Narayanan SK, Cohen RC, and Shun A. Technical tips and advancements in pediatric minimally invasive surgical training on porcine based simulations. Pediatr Surg Int.2014 Jun;30(6):655-61.Epub 2014 Apr 20.

PMID: 24748108


Minimal access techniques have transformed the way pediatric surgery is practiced. Due to various constraints, surgical residency programs have not been able to tutor adequate training skills in the routine setting. The advent of new technology and methods in minimally invasive surgery (MIS), has similarly contributed to the need for systematic skills' training in a safe, simulated environment. To enable the training of the proper technique among pediatric surgery trainees, we have advanced a porcine non-survival model for endoscopic surgery.

The technical advancements over the past 3 years and a subjective validation of the porcine model from 114 participating trainees using a standard questionnaire and a 5-point Likert scale have been described here. Mean attitude scores and analysis of variance (ANOVA) were used for statistical analysis of the data.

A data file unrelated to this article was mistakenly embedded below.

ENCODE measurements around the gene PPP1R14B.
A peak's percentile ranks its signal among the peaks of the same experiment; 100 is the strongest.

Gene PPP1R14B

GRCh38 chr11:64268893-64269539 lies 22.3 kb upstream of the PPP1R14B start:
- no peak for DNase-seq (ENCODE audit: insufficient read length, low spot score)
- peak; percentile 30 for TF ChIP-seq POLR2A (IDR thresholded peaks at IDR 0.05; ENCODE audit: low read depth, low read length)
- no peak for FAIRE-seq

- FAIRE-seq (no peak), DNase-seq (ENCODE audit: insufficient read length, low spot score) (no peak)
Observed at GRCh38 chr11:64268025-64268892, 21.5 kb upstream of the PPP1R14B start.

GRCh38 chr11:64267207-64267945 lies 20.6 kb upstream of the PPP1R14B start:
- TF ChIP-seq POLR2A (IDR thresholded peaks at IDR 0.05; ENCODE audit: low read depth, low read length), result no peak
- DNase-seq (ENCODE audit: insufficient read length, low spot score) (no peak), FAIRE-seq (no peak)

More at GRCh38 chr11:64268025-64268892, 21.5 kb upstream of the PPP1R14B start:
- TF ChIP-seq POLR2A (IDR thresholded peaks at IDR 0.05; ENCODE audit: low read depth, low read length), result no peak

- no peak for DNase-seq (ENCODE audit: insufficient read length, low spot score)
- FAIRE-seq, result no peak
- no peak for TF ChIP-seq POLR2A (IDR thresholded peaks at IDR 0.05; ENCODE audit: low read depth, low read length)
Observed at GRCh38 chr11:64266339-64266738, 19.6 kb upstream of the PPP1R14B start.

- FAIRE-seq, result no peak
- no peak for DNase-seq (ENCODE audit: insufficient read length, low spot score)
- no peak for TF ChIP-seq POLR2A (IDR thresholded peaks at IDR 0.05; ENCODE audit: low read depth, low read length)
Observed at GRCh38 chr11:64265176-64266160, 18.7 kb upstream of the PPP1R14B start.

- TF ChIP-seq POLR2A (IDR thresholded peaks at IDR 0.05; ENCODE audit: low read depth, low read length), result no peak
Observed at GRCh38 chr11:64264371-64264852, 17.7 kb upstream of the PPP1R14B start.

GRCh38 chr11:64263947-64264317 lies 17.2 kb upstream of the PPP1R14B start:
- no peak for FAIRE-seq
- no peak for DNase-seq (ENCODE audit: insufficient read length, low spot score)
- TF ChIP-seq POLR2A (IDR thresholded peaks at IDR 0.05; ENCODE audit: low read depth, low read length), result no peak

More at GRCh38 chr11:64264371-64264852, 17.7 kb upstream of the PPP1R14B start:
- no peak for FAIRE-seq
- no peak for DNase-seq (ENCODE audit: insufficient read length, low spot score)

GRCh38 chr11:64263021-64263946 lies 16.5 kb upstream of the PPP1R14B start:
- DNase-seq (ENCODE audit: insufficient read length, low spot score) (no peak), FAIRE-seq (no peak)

Almost all trainees agreed or strongly agreed that the animal-based model was appropriate (98.35%) and also acknowledged that such workshops provided adequate practical experience before attempting on human subjects (96.6%). Mean attitude score for respondents was 19.08 (SD 3.4, range 4-20). Attitude scores showed no statistical association with years of experience or the level of seniority, indicating a positive attitude among all groups of respondents.

Structured porcine-based MIS training should be an integral part of skill acquisition for pediatric surgery trainees and the experience gained can be transferred into clinical practice. We advocate that laparoscopic training should begin in a controlled workshop setting before procedures are attempted on human patients.